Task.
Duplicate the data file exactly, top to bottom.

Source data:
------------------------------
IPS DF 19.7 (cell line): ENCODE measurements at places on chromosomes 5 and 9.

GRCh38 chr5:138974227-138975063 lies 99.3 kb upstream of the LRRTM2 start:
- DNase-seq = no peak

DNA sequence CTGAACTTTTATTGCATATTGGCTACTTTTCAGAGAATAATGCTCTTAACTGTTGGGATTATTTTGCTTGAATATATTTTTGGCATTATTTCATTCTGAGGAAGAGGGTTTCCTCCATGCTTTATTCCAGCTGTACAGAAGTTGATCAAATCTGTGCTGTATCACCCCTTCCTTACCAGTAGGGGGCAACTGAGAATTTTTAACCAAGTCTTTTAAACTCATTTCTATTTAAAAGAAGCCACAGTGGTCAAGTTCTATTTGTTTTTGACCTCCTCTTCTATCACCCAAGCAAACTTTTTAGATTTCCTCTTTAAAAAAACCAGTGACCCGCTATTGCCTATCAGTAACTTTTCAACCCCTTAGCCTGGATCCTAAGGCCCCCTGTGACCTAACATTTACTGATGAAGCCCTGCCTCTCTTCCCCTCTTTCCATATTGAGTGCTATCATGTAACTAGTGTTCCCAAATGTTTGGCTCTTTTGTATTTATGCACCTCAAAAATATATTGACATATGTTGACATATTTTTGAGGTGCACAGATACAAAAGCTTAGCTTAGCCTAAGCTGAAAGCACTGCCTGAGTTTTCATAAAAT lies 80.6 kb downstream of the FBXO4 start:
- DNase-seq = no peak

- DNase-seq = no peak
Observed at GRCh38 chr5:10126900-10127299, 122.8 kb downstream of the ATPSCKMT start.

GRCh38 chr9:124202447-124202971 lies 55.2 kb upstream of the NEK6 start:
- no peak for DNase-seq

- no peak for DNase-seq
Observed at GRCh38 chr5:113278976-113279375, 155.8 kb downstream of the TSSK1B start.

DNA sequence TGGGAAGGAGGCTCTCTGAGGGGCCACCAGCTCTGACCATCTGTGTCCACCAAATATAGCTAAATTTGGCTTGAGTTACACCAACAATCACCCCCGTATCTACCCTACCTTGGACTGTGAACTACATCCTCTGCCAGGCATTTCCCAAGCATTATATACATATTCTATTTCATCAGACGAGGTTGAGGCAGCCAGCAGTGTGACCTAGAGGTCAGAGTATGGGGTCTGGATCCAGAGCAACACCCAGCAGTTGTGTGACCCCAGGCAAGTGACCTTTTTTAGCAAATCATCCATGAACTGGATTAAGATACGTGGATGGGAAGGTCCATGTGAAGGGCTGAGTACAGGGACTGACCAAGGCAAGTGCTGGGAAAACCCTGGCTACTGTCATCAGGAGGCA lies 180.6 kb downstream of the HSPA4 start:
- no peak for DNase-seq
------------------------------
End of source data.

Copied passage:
IPS DF 19.7 (cell line): ENCODE measurements at places on chromosomes 5 and 9.

GRCh38 chr5:138974227-138975063 lies 99.3 kb upstream of the LRRTM2 start:
- DNase-seq = no peak

DNA sequence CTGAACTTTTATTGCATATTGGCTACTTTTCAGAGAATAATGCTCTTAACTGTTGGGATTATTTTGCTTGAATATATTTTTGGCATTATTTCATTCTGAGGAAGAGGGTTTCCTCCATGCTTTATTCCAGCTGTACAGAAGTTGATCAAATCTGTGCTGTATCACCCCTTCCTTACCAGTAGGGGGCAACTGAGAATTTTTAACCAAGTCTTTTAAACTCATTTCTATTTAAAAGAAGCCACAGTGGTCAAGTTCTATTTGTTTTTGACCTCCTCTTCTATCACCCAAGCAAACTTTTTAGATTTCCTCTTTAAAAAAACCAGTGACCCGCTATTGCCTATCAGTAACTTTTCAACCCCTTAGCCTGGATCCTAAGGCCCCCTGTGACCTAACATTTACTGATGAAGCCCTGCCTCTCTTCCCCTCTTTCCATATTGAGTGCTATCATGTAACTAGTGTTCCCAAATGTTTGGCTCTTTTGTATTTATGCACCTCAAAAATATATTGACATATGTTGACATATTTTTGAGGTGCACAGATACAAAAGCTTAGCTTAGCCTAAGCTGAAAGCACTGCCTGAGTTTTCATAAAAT lies 80.6 kb downstream of the FBXO4 start:
- DNase-seq = no peak

- DNase-seq = no peak
Observed at GRCh38 chr5:10126900-10127299, 122.8 kb downstream of the ATPSCKMT start.

GRCh38 chr9:124202447-124202971 lies 55.2 kb upstream of the NEK6 start:
- no peak for DNase-seq

- no peak for DNase-seq
Observed at GRCh38 chr5:113278976-113279375, 155.8 kb downstream of the TSSK1B start.

DNA sequence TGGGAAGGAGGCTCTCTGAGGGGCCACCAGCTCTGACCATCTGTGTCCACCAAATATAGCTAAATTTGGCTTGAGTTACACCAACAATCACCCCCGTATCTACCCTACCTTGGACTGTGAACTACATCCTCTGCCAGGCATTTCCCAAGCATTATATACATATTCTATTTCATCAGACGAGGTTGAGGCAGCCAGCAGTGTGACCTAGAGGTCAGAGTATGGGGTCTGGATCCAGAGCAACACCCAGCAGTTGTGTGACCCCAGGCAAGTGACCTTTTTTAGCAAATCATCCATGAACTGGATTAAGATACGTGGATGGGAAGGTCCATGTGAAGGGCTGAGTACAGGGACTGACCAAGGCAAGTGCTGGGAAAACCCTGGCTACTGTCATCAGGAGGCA lies 180.6 kb downstream of the HSPA4 start:
- no peak for DNase-seq